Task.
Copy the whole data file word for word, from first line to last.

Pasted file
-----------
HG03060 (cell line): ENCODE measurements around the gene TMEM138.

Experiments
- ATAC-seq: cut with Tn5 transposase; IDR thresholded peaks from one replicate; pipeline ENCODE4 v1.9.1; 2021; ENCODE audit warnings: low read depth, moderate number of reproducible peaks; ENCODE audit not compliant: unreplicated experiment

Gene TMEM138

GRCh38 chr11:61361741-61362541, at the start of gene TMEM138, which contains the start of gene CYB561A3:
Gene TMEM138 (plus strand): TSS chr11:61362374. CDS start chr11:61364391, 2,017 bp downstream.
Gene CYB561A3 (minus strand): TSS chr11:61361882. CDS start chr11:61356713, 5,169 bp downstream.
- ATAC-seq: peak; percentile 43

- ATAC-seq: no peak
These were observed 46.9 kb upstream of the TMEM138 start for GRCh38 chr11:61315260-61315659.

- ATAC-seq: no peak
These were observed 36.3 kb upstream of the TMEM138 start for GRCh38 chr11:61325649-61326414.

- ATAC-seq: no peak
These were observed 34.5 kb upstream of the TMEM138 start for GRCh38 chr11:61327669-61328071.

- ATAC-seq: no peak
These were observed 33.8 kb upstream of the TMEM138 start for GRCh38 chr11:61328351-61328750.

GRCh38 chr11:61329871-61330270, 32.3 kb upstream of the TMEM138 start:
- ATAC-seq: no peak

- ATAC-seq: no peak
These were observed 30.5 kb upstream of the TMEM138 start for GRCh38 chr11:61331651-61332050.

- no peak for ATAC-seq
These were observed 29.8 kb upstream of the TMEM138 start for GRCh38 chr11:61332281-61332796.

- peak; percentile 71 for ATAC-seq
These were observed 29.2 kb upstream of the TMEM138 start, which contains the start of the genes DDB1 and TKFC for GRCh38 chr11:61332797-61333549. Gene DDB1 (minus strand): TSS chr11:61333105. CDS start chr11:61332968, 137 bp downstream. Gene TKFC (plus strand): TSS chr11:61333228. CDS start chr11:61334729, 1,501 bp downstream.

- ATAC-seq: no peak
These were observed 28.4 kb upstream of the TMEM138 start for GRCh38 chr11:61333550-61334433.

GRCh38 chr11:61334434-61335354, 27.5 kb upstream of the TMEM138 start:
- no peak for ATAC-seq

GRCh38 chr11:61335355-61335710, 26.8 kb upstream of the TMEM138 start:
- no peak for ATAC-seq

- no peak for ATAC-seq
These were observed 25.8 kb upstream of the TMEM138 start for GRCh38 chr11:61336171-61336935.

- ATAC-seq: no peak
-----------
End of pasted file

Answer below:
HG03060 (cell line): ENCODE measurements around the gene TMEM138.

Experiments
- ATAC-seq: cut with Tn5 transposase; IDR thresholded peaks from one replicate; pipeline ENCODE4 v1.9.1; 2021; ENCODE audit warnings: low read depth, moderate number of reproducible peaks; ENCODE audit not compliant: unreplicated experiment

Gene TMEM138

GRCh38 chr11:61361741-61362541, at the start of gene TMEM138, which contains the start of gene CYB561A3:
Gene TMEM138 (plus strand): TSS chr11:61362374. CDS start chr11:61364391, 2,017 bp downstream.
Gene CYB561A3 (minus strand): TSS chr11:61361882. CDS start chr11:61356713, 5,169 bp downstream.
- ATAC-seq: peak; percentile 43

- ATAC-seq: no peak
These were observed 46.9 kb upstream of the TMEM138 start for GRCh38 chr11:61315260-61315659.

- ATAC-seq: no peak
These were observed 36.3 kb upstream of the TMEM138 start for GRCh38 chr11:61325649-61326414.

- ATAC-seq: no peak
These were observed 34.5 kb upstream of the TMEM138 start for GRCh38 chr11:61327669-61328071.

- ATAC-seq: no peak
These were observed 33.8 kb upstream of the TMEM138 start for GRCh38 chr11:61328351-61328750.

GRCh38 chr11:61329871-61330270, 32.3 kb upstream of the TMEM138 start:
- ATAC-seq: no peak

- ATAC-seq: no peak
These were observed 30.5 kb upstream of the TMEM138 start for GRCh38 chr11:61331651-61332050.

- no peak for ATAC-seq
These were observed 29.8 kb upstream of the TMEM138 start for GRCh38 chr11:61332281-61332796.

- peak; percentile 71 for ATAC-seq
These were observed 29.2 kb upstream of the TMEM138 start, which contains the start of the genes DDB1 and TKFC for GRCh38 chr11:61332797-61333549. Gene DDB1 (minus strand): TSS chr11:61333105. CDS start chr11:61332968, 137 bp downstream. Gene TKFC (plus strand): TSS chr11:61333228. CDS start chr11:61334729, 1,501 bp downstream.

- ATAC-seq: no peak
These were observed 28.4 kb upstream of the TMEM138 start for GRCh38 chr11:61333550-61334433.

GRCh38 chr11:61334434-61335354, 27.5 kb upstream of the TMEM138 start:
- no peak for ATAC-seq

GRCh38 chr11:61335355-61335710, 26.8 kb upstream of the TMEM138 start:
- no peak for ATAC-seq

- no peak for ATAC-seq
These were observed 25.8 kb upstream of the TMEM138 start for GRCh38 chr11:61336171-61336935.

- ATAC-seq: no peak